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Old Photo Circa WW2 time


medic1
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I need help identifying the number 55 on this helmet: Any ideas!? thanksIMG_0124.JPG

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Well it's a well known number, this.

It is higher than 54 but lower than 56. Other than that, not a clue, sorry mate! :saint::huh:

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well i know its a Graham rather than a grey

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I also think it is 55 Sqn RAF. Why not send a copy to RAF Cranwell, where 55 (Reserve) Sdn RAF is now responsible for the training of WSO's

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I also think it is 55 Sqn RAF. Why not send a copy to RAF Cranwell, where 55 (Reserve) Sdn RAF is now responsible for the training of WSO's

I might just do that, thanks guys.

I know he was awarded the burma star as well so that gives me a bit more to work on

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Is that circa-WW2? It looks earlier, and I didn't think British troops wore Pith helmets during WW2.

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Is that circa-WW2? It looks earlier, and I didn't think British troops wore Pith helmets during WW2.

The standard pattern 'Wolseley' helmet was not produced after 1942. British troops were not issued the standard pattern tropical helmet after 1941 except for service in India and Indian Army operation areas, including the Middle East. Throughout WW2 tropical helmets can be seen being worn by British Indian Army units). e.g 20th Indian Division in Iraq.

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Officers East of suez often wore the helmets in the early part of WW2 but this fell out of fashion from 1941 onwards as it was seen to be 'naff' and officers did not want to be confused with civilian administrators who wore the pith helmet as part of their 'uniform'. It was still issued as part of standard officers dress uniform until late in 1942. South African officers and men wore the standard pith helmet throughout WW2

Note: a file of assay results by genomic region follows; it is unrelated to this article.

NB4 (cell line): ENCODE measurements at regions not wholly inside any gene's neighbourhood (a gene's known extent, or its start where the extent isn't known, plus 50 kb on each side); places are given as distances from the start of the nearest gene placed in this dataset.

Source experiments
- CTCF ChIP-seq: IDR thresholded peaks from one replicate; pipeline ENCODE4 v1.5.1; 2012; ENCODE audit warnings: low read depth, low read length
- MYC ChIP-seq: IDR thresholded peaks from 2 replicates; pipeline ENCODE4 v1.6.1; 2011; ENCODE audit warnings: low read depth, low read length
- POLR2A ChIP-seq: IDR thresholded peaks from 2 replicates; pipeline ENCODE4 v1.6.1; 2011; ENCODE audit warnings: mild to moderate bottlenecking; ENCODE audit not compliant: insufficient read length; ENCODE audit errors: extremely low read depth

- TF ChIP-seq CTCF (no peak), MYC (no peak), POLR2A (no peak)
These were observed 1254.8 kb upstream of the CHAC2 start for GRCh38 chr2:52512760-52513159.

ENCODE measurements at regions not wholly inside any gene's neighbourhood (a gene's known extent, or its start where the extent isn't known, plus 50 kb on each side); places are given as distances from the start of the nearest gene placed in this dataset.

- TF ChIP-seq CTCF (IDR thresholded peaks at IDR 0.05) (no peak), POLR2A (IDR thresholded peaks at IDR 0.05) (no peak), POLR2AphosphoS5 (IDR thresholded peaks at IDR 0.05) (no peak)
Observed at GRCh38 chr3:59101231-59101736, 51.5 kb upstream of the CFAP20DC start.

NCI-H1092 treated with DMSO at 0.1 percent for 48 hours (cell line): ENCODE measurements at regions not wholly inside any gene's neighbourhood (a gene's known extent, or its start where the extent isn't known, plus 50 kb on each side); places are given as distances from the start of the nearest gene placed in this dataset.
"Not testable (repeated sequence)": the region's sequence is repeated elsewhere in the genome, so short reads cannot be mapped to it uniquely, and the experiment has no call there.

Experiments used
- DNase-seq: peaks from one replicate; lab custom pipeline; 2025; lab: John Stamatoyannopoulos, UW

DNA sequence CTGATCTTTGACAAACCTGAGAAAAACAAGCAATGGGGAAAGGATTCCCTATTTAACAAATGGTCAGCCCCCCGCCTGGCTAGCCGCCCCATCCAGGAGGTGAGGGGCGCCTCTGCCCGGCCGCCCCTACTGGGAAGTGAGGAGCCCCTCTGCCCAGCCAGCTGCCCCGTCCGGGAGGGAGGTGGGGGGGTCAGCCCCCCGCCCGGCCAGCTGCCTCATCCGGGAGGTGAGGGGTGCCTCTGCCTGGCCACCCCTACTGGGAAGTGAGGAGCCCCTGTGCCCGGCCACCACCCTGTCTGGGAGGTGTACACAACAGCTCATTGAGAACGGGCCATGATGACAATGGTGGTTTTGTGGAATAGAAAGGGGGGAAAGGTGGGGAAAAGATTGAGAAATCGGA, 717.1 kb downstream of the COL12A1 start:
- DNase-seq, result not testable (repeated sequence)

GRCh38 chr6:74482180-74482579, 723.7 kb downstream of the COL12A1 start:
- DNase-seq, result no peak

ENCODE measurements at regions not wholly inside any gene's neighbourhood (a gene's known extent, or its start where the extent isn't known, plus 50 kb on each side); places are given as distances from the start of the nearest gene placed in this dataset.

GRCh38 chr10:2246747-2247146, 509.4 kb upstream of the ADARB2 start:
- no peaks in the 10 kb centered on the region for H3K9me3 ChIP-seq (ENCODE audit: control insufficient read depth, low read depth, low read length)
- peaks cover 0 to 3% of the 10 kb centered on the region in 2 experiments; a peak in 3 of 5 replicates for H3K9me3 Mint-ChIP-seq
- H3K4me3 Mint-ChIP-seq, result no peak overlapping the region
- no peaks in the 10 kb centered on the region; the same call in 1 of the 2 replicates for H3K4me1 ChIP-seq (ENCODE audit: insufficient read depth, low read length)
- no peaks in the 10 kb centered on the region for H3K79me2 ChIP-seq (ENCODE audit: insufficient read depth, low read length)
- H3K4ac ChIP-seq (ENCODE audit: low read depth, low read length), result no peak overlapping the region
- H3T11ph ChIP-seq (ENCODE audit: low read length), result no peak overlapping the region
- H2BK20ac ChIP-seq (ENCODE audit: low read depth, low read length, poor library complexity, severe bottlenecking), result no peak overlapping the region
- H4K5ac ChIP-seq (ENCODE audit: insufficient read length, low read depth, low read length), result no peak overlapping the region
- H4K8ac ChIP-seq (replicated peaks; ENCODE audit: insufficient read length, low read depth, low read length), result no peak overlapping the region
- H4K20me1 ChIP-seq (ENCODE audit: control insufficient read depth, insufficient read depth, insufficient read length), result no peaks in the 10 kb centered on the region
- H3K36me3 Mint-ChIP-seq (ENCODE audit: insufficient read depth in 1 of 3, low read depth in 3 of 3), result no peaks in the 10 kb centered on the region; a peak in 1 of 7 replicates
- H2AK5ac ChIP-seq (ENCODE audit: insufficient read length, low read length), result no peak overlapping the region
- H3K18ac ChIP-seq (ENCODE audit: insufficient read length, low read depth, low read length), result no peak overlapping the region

Another line of enquiry might be to identify the collar badges in the original picture. They appear to be 3 stars in a circle. The RAF Museum may be able to help

Edited by Killicksparker
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There's a former WW2 RAF officer that drinks in my local. If he is there tonight, I will ask for you. :D

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Is it an RAF uniform though? I don't claim any kind of knowledge her but to me it really doesn't look like an RAF uniform of any age. At its inception it was the RFC in any event, itself born from the RN.

It looks more like a pith helmet of a British army uniform of an Indian regiment. I'd imagine the insignia on his collar can be a big if not bigger clue than the helmet.

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It looks WW1 to me and the 55 badge is on the side of the helmet so most probably denotes a division or brigade. 55Sqdn the RFC did serve in Egypt during WW1 but I can find no trace that they were issued with the wolseley helmet, so I'm angling more toward army than RFC.

I'm still searching and digging but can you give us any and I mean ANY more info?

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The 55th Division spent the whole of WW1 fighting in France, and didnt get back to England until 1920. So I dont think that can be the source of that '55'.The 55th Infantry Brigade surrendered to the Japanese in Singapore in 1942. It comprised of the Cambridgeshire Regiment, Bedfordshire and Hertforshiree Regiment and the Sherwood Foresters, but the insignia looks pre WW2 to me.

The 55th Indian Infantry Brigade was an Infantry formation of the Indian Army during World War II. It was formed in April 1942, in India. and assigned to the 7th Indian Infantry Division. In July to September 1942, it was attached to the North Western Army. Afterwards the brigade was assigned to the 14th Indian Infantry Division and took part in the Burma Campaign. Apart from a short period in May 1943, the brigade remained with the 14th Division until the end of the war so that could be a possiblilty. The Indian Army were quite often issued with obsolete (or even re-issued in the case of troopers) uniforms

Edited by Killicksparker
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Is it an RAF uniform though?

David is right and my old vetran RAF friend confirmed it. This is not an RAF uniform.

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